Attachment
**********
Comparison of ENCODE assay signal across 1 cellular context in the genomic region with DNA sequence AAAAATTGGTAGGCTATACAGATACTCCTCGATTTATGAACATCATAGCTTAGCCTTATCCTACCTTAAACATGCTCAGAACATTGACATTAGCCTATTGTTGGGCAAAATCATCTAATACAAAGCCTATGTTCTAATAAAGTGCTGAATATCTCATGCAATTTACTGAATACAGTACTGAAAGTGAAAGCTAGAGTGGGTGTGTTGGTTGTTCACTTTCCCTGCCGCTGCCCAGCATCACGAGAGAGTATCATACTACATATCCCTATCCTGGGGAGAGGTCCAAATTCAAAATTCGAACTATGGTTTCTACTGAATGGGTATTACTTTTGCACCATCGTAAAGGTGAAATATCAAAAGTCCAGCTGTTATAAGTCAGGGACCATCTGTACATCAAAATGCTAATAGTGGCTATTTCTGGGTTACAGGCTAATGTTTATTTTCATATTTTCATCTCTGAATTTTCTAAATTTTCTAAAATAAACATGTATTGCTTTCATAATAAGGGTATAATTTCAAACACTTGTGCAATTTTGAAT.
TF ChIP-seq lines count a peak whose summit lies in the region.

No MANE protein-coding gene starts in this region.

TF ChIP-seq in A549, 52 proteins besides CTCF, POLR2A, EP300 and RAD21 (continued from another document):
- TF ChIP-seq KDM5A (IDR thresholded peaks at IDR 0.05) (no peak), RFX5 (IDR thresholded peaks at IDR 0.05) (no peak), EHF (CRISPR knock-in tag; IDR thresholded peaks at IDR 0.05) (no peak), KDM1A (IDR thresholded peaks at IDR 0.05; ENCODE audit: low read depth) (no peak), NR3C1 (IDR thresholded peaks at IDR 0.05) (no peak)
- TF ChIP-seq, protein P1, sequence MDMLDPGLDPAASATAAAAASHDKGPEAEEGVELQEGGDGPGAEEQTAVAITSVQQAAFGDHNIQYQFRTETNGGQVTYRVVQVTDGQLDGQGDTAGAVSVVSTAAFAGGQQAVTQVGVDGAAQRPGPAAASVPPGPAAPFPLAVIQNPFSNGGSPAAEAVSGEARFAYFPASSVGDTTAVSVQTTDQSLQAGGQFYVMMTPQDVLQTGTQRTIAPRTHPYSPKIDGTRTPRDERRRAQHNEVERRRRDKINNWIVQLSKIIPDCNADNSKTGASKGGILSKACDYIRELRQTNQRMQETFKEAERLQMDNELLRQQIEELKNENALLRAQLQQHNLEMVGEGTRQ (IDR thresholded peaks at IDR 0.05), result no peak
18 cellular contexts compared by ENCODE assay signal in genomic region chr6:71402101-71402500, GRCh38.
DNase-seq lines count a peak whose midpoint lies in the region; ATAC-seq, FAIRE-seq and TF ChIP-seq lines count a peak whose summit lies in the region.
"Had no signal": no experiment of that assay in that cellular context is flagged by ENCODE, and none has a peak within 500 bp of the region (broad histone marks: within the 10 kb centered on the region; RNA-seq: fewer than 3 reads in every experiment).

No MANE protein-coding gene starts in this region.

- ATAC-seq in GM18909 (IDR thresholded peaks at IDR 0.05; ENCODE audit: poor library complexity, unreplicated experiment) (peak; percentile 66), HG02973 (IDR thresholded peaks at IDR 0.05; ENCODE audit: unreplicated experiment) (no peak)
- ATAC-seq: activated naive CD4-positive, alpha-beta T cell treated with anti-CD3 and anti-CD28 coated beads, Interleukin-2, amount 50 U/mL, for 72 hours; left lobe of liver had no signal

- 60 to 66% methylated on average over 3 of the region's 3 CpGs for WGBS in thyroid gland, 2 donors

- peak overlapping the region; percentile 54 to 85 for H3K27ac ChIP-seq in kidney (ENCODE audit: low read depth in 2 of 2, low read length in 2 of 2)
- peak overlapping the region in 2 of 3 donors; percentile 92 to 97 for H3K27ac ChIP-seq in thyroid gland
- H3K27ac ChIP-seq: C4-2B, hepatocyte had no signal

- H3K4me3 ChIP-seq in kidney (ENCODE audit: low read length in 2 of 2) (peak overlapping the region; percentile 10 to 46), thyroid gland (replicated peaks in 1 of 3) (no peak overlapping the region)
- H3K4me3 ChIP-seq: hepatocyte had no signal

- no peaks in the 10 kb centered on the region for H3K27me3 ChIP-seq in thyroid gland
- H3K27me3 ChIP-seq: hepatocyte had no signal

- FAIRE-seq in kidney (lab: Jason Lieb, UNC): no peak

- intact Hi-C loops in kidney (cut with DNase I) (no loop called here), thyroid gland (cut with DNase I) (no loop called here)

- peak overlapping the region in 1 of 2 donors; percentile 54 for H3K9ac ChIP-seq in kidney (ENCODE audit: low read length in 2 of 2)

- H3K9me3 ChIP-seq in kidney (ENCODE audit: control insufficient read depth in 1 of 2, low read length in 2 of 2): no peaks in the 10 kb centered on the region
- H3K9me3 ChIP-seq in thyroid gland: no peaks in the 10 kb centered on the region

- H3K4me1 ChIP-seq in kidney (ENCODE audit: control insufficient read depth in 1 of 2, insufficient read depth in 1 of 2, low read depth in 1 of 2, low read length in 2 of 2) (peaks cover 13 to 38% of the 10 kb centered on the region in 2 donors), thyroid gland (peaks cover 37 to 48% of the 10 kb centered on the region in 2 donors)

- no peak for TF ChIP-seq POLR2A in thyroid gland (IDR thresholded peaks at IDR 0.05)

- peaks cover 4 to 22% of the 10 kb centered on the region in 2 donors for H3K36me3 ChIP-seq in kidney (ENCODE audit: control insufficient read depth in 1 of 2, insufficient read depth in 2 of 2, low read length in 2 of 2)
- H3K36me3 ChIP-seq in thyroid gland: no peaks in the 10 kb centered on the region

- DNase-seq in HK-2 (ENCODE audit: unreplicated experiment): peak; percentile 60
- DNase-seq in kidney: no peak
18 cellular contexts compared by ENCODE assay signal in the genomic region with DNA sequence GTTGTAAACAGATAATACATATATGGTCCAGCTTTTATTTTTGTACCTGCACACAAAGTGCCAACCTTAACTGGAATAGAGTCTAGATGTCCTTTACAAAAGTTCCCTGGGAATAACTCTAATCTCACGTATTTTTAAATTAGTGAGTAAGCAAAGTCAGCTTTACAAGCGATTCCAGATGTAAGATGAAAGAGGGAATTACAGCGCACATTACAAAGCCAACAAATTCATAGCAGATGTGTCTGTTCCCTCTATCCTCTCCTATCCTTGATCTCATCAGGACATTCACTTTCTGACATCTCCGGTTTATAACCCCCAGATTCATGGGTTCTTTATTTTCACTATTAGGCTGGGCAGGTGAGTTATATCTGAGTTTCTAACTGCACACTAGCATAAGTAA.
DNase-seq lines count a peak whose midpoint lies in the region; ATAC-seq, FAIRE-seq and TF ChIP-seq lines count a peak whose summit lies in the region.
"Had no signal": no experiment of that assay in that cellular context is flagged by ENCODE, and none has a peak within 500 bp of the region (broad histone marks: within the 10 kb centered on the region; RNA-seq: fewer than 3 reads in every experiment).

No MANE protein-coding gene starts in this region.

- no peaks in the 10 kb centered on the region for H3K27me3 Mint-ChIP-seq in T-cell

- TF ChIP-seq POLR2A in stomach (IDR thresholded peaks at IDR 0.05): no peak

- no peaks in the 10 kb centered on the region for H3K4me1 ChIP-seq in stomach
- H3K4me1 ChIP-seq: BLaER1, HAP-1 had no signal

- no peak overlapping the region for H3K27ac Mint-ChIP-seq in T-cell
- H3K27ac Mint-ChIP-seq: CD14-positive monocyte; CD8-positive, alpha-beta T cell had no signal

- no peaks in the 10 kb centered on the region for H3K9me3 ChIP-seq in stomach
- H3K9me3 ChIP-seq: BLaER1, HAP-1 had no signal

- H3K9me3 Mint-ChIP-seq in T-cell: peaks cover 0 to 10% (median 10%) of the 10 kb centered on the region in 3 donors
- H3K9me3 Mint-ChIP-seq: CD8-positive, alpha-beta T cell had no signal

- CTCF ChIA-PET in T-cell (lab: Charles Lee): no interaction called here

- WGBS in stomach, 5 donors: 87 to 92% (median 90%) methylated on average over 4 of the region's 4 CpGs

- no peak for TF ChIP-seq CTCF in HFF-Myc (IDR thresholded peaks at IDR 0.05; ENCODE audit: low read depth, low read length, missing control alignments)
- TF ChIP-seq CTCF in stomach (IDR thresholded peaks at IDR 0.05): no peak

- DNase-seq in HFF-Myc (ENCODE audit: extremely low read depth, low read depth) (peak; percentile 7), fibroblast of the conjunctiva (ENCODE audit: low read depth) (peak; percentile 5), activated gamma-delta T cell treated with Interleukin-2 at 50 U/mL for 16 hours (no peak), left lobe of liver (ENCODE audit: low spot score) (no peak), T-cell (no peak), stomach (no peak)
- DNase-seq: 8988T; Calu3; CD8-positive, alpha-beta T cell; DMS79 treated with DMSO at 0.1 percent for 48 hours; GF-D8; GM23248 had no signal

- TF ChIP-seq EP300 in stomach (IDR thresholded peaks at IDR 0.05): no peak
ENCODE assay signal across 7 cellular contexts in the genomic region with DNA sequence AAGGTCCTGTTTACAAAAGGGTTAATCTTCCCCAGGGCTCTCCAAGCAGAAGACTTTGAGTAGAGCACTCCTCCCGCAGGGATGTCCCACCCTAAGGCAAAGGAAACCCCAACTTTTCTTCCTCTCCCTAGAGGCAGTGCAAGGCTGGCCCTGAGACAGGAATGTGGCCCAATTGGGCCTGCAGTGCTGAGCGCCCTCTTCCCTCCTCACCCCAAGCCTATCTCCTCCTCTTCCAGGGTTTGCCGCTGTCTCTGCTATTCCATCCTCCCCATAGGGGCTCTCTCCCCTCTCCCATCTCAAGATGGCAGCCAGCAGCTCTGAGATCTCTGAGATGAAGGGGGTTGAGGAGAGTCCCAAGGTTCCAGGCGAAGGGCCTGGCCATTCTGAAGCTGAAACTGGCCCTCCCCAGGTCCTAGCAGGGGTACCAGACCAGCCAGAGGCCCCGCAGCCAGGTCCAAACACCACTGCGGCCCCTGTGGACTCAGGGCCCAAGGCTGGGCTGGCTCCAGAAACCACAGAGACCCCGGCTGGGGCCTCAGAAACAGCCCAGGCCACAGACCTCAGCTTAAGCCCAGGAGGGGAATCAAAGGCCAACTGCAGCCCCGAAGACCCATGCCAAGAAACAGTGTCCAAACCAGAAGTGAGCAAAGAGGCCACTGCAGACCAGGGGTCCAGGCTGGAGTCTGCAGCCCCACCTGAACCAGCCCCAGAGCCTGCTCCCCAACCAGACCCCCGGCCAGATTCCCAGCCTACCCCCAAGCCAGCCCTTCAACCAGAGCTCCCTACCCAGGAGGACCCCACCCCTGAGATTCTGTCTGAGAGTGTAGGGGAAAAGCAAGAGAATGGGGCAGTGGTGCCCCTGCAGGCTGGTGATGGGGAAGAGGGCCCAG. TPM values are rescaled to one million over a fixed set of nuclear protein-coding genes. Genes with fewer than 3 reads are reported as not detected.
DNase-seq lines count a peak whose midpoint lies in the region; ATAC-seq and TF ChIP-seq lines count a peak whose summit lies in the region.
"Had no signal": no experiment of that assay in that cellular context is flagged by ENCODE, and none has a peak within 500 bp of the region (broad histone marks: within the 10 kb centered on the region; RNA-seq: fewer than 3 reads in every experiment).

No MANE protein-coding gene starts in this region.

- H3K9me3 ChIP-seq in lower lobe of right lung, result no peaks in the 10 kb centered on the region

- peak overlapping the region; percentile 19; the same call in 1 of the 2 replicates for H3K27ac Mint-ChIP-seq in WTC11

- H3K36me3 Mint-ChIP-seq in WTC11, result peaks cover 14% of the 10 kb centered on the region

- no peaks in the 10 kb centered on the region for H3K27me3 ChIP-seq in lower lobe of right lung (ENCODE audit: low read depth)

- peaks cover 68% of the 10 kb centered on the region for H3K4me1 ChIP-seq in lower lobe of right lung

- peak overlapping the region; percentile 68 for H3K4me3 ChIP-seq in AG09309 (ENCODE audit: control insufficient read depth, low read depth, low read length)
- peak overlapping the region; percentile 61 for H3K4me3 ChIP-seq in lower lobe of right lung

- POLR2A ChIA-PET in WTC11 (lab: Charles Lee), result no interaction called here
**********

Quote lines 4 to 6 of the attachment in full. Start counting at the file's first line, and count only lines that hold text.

TF ChIP-seq in A549, 52 proteins besides CTCF, POLR2A, EP300 and RAD21 (continued from another document):
- TF ChIP-seq KDM5A (IDR thresholded peaks at IDR 0.05) (no peak), RFX5 (IDR thresholded peaks at IDR 0.05) (no peak), EHF (CRISPR knock-in tag; IDR thresholded peaks at IDR 0.05) (no peak), KDM1A (IDR thresholded peaks at IDR 0.05; ENCODE audit: low read depth) (no peak), NR3C1 (IDR thresholded peaks at IDR 0.05) (no peak)
- TF ChIP-seq, protein P1, sequence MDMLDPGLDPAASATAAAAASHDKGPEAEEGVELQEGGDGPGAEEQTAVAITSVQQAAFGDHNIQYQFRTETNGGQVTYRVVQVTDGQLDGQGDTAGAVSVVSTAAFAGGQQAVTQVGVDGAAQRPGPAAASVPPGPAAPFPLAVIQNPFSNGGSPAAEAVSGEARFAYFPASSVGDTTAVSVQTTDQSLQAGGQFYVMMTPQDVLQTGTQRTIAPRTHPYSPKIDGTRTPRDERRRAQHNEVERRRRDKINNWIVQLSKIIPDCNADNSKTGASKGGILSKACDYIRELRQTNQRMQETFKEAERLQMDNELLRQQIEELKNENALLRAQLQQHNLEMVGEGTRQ (IDR thresholded peaks at IDR 0.05), result no peak